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What is the best way to help a child with an intellectual disability during this pandemic? Well, this can vary from family to family, and parent to parent. I will attempt to answer this question based on my training and experiences of families that I have been working with. 

When living with a child or adolescent with an intellectual disability, we need to stay aware that they are most likely to make sense of the events from the perspective of their own physical and emotional safety first. For them, prioritising family members’ needs before their own is a terribly unrealistic expectation.

However, we can teach them to understand the cues. 

In the present scenario⁠—when the routines of caretakers and the children themselves have been disrupted drastically⁠—caretakers have a dual (triple, quadruple …) responsibility of organising their own routines and meeting the needs of others who are dependent on them. The word "challenging" does not even measure this situation completely. Many caretakers have gone through crazy times. 

So, the first step would be to set predictable routines for the family. As a parent, the more anticipation and preparedness you build into your life, the more emotionally calm and ready you would feel to respond to the child.

Orient the children in the house to this routine. You may prepare visual pictures on a plain sheet of paper, and direct every family members’ attention to the routine. The pictures will act as reminders and support the element of preparedness and anticipation.

Seek support from other family members. As parents, we all have set patterns and roles. It is often reflected that others should sense the needs and volunteer their hand. In reverse, if others are not spontaneously lending a helping hand, they must not want to do it.

Once the above three components are in place, it will be a sufficient point to start noticing what the child naturally enjoys or is drawn towards. Setting aside some time to get included in their activity/play would serve as a "bonding" time.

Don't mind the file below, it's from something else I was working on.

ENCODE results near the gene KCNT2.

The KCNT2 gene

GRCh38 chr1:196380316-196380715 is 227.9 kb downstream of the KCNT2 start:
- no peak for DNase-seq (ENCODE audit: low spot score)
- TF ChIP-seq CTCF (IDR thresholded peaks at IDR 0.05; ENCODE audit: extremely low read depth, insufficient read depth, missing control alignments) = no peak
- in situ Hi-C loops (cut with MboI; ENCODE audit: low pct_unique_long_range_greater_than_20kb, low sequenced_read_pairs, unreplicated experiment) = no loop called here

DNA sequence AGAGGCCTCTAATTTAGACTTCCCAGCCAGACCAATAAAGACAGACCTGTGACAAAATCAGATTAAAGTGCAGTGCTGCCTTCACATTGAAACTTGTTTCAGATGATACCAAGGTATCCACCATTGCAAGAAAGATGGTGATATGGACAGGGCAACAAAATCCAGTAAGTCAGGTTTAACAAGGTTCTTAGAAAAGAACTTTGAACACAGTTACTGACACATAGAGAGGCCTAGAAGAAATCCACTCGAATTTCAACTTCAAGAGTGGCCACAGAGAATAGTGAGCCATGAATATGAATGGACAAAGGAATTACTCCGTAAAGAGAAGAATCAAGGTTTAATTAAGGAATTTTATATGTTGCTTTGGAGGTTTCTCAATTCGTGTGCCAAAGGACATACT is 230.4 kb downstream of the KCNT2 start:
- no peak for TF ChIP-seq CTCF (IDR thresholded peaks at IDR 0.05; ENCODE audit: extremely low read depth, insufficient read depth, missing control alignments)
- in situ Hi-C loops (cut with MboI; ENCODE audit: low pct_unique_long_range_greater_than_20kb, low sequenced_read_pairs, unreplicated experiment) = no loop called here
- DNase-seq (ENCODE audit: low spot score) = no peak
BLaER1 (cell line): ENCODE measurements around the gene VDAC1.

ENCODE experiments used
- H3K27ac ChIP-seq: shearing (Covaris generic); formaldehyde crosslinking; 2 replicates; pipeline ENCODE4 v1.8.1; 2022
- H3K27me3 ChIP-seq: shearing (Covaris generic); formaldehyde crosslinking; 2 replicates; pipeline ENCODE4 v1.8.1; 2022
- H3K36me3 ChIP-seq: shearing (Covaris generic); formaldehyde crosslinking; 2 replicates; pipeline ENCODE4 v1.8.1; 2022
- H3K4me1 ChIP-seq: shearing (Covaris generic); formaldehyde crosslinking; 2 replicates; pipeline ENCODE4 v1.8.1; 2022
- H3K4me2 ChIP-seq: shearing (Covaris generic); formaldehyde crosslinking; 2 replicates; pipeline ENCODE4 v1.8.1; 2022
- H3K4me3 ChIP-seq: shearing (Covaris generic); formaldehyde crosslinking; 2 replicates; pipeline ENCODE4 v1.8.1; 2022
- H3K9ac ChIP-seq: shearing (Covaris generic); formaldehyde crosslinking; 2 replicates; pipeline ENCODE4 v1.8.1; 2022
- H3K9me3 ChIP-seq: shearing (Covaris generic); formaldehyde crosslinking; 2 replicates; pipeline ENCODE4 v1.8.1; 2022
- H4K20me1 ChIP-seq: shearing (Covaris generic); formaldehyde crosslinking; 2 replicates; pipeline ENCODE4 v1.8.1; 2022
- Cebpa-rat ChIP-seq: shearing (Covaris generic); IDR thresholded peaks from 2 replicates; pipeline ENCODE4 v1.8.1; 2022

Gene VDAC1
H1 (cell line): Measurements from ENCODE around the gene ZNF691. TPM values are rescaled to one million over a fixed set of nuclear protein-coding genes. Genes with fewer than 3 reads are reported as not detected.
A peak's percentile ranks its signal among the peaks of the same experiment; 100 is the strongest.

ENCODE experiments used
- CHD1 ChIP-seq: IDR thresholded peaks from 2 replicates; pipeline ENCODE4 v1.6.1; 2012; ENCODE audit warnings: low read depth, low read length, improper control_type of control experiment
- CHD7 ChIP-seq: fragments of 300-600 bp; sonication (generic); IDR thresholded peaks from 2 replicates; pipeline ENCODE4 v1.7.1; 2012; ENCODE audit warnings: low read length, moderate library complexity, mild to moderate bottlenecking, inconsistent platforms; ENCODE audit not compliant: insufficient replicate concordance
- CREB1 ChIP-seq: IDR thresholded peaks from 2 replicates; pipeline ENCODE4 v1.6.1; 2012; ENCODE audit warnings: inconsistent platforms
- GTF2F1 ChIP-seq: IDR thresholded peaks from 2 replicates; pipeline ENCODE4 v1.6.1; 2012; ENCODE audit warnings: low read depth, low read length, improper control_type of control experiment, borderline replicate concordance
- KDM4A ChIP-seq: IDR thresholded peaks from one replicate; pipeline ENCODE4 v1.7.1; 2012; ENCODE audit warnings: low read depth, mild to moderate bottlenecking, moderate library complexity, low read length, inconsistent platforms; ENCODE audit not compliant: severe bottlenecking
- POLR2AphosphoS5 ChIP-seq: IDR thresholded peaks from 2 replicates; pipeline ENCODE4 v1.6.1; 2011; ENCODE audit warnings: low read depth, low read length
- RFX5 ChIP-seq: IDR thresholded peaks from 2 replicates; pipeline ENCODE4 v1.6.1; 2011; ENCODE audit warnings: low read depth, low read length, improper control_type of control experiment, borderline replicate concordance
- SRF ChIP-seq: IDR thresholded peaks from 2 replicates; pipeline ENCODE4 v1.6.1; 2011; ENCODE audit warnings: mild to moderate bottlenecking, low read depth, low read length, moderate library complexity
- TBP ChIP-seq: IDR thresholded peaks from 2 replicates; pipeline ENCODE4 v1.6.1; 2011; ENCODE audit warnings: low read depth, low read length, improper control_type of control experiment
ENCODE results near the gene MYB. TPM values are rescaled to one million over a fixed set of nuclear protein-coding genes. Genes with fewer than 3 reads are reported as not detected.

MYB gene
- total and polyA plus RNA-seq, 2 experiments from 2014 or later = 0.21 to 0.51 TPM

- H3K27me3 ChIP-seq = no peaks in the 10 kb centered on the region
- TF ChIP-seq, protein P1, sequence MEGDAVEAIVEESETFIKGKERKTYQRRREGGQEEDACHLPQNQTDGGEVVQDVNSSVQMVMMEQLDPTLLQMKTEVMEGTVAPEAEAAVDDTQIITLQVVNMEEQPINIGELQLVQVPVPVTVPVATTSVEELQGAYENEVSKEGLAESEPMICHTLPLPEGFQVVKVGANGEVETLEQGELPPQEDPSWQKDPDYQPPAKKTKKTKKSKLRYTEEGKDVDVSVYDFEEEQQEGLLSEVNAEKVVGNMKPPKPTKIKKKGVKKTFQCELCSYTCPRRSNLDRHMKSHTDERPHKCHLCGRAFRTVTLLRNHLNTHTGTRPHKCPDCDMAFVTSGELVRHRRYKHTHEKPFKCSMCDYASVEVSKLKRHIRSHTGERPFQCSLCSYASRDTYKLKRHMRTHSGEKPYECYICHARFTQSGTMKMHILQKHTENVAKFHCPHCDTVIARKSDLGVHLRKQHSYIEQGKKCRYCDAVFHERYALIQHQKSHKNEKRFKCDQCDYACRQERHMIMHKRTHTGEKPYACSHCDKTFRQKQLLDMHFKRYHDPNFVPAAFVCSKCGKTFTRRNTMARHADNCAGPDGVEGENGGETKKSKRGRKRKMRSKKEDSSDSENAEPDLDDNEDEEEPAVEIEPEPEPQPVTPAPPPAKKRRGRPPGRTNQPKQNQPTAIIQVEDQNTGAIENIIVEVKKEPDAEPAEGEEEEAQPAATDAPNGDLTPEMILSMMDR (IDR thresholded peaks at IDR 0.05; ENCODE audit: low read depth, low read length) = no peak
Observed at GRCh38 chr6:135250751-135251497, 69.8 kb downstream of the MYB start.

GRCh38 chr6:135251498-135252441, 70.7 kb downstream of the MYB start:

It is a common experience for parents to speak to or approach a child when they need to give an instruction or want the child to do something. Instead, if a parent consciously participates in the child’s play or rituals, the child starts associating the parent as a friendly presence

Another common outcome of such a pairing is that the child allows the parent to prompt them. A child will not curl up or become stiff when a parent is trying to get them to participate in family routines. 

When working with a child with a disability, it is common to notice many aspects where the child needs training or support. As a response, a parent may attempt teaching—and sometimes over teaching. Therefore, a parent needs to stay alert to the number of demands they make of the child. Wash your hands, have lunch, come for a shower, change clothes. All these are instructions. If a child receives many such instructions from a parent, the child is likely to either passively follow along or resist being in the parent’s company.  

Select a few teaching goals for a week. Seek assistance from a professional in selecting these goals. Staying realistic about the child’s ability and focusing on daily life skills will be of paramount importance. Include them in household chores, ask small engagement in routine tasks. All these will go a long way in making your child feel included and developing an emotional connection with the child. 

Go slow and stay focused. Children with an intellectual disability take much time to learn new skills.

Do not have a battle vis-à-vis academic task. Most children with disability struggle because the academic tasks (especially if these are taught at a Grade level that the child is attending) are much beyond their skill set. Pushing the child to perform tasks that are excessively difficult meets with failure, and repeated failure diminishes the motivation. Here again, know your child’s ability. Or, seek assistance from trained professionals to estimate a suitable academic goal for the child. 

Stay in touch with the team of professionals (occupational therapists, special education teachers, speech and language pathologists, psychologists) who had been assisting you with your child’s intervention plans. This team could be in your child’s school or in your community. Seek their inputs in additional supports that you should anticipate and keep ready.

  1. Doctors for How to assist children with intellectual disability during this lockdown
Dr. Naeem Shaikh

Dr. Naeem Shaikh

5 Years of Experience



25 Years of Experience

Geetika Kapoor

Geetika Kapoor

12 Years of Experience

Nishtha Narula

Nishtha Narula

3 Years of Experience

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